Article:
For Washington and Canberra, pursuing Bashir and JI serves two political purposes. It serves as a test of the Indonesian government’s preparedness to use the claims of terrorist cells to suppress anti-imperialist sentiment in the world’s largest Muslim nation. It also plays a valuable propaganda function, enabling the US and Australian governments to whip up hysteria and fear at home about the existence of global networks of Islamic extremists.

Yudhoyono’s government has its own reasons for dealing with Bashir. It is anxious to improve relations with Washington and re-establish ties between the armed forces (TNI) and the Pentagon. More fundamentally, Yudhoyono’s election was an expression of the disillusionment among wide sections of the population with the political establishment. The Indonesian ruling class fears that Islamic fundamentalists like Bashir may become a pole of attraction for future discontent and so it is carrying out a preemptive crackdown. Yudhoyono’s Justice Minister Hamid Awaluddin has told the media that the new government will probably proceed with plans drawn up by its predecessors to toughen the 2002 anti-terrorist laws. These include a Suharto-era type provision that will allow a suspect to be held for 30 days without even being informed of any charges.

Nevertheless, Yudhoyono is proceeding cautiously, out of concerns that the crackdown may provoke a backlash. In an interview with Time magazine, Yudhoyono stated: “If there are explanations and proof that JI as an organisation does exist in Indonesia, and if it is legally proven that its members are involved in terrorist activities, then it will be declared a banned organisation.”

Behind the caution is the fact that Bashir and JI articulate the attitudes of significant sections of the Indonesian corporate elite, military and state apparatus that are hostile to the continual interference by the major powers in the country’s affairs. The resentment over the imposition of economic restructuring by the International Monetary Fund (IMF) in 1998 was heightened by the deployment of a UN force, led by Australian troops, into East Timor in 1999.

Among the majority of Indonesians, while there is little sympathy for bombings and other terrorist attacks, it is well understood that the increased terrorist activity in the region over recent years is a reaction against US foreign policy. Millions of Indonesians are deeply opposed to the invasion and occupation of Afghanistan and Iraq, and the US support for the oppression of the Palestinians.

There is also widespread skepticism in Indonesia in the veracity of the evidence being presented against Bashir. Most of the case against the cleric is based on statements by Hambali and another man in American custody, Omar al Faruq. Hambali has been held without charge or trial in an unknown location since August 2003. Faruq has been interrogated in secret since June 2002, when he was handed over to US by the Indonesian government. Washington refuses to allow Indonesian authorities to interview these men, let alone have them testify in an open trial.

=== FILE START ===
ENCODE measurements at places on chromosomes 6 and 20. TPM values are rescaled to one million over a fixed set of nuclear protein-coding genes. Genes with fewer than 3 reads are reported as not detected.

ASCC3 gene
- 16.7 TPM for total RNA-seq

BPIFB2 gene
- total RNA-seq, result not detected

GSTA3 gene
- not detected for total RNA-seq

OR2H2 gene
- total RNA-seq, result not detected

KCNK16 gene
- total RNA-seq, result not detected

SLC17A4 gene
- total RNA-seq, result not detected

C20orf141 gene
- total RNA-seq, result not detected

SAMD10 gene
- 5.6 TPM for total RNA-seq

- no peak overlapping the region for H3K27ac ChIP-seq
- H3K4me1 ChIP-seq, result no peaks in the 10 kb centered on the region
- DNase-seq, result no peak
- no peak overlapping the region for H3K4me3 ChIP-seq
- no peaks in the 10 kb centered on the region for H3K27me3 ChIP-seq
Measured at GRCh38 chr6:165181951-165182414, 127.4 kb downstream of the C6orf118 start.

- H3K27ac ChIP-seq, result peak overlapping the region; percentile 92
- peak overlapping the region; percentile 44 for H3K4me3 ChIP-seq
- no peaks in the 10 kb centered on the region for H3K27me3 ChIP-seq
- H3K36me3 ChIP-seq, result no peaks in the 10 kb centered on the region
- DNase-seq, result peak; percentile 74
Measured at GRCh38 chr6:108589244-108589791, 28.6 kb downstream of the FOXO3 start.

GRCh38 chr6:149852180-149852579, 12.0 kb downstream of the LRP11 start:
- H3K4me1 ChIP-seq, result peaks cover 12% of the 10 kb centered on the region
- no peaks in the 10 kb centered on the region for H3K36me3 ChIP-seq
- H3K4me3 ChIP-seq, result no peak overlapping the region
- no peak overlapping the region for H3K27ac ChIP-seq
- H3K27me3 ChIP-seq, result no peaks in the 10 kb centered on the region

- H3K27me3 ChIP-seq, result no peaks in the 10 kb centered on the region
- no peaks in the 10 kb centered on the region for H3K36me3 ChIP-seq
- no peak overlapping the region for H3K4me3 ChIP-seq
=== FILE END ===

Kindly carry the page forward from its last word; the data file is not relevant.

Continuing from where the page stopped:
According to a New York Times article in October, the decision not to make Hambali available for Bashir’s trial was made in the White House. The reasons for this are obvious. His appearance at a public trial would raise the question of the right of American authorities to incarcerate an Indonesian citizen indefinitely, without charge, trial or even a perfunctory court appearance. It would also enable Bashir’s defense to cross-examine Hambali and cast doubts on his statements and confessions made during months of secret confinement and interrogation. The decision also makes clear that Washington is demanding Bashir’s conviction regardless of the strength of the case presented in court.

In Bashir’s 2003 trial, convicted Bali bombers were paraded as witnesses. Ali Ghufron (Mukhlas) and Ali Imron—the brothers of Amrozi who was sentenced to death and is apparently the source of the new evidence against Bashir—and Hutomo Pamungkas (Mubarok) testified, but gave confused and contradictory evidence which fell apart under cross examination.

The court, by its verdict, rejected evidence from other alleged JI members as unreliable. The men had been held without charge or trial in Malaysia and Singapore—most since 2001—and are still being held. Their testimony was presented by video conferencing and not subjected to cross-examination.

The prosecutors in the first trial would have known in advance how weak their case was, but it served the political purpose of linking Bashir to the acts of terrorism. Thus far, though, no evidence has been produced to prove that the extremists influenced by Jemaah Islamiah carried out terrorist attacks directly on the orders of Bashir. JI is a loose organisation with no apparent central command. Whether the new trial will produce anything substantial to tie the cleric to the Bali and Marriott atrocities remains to be seen.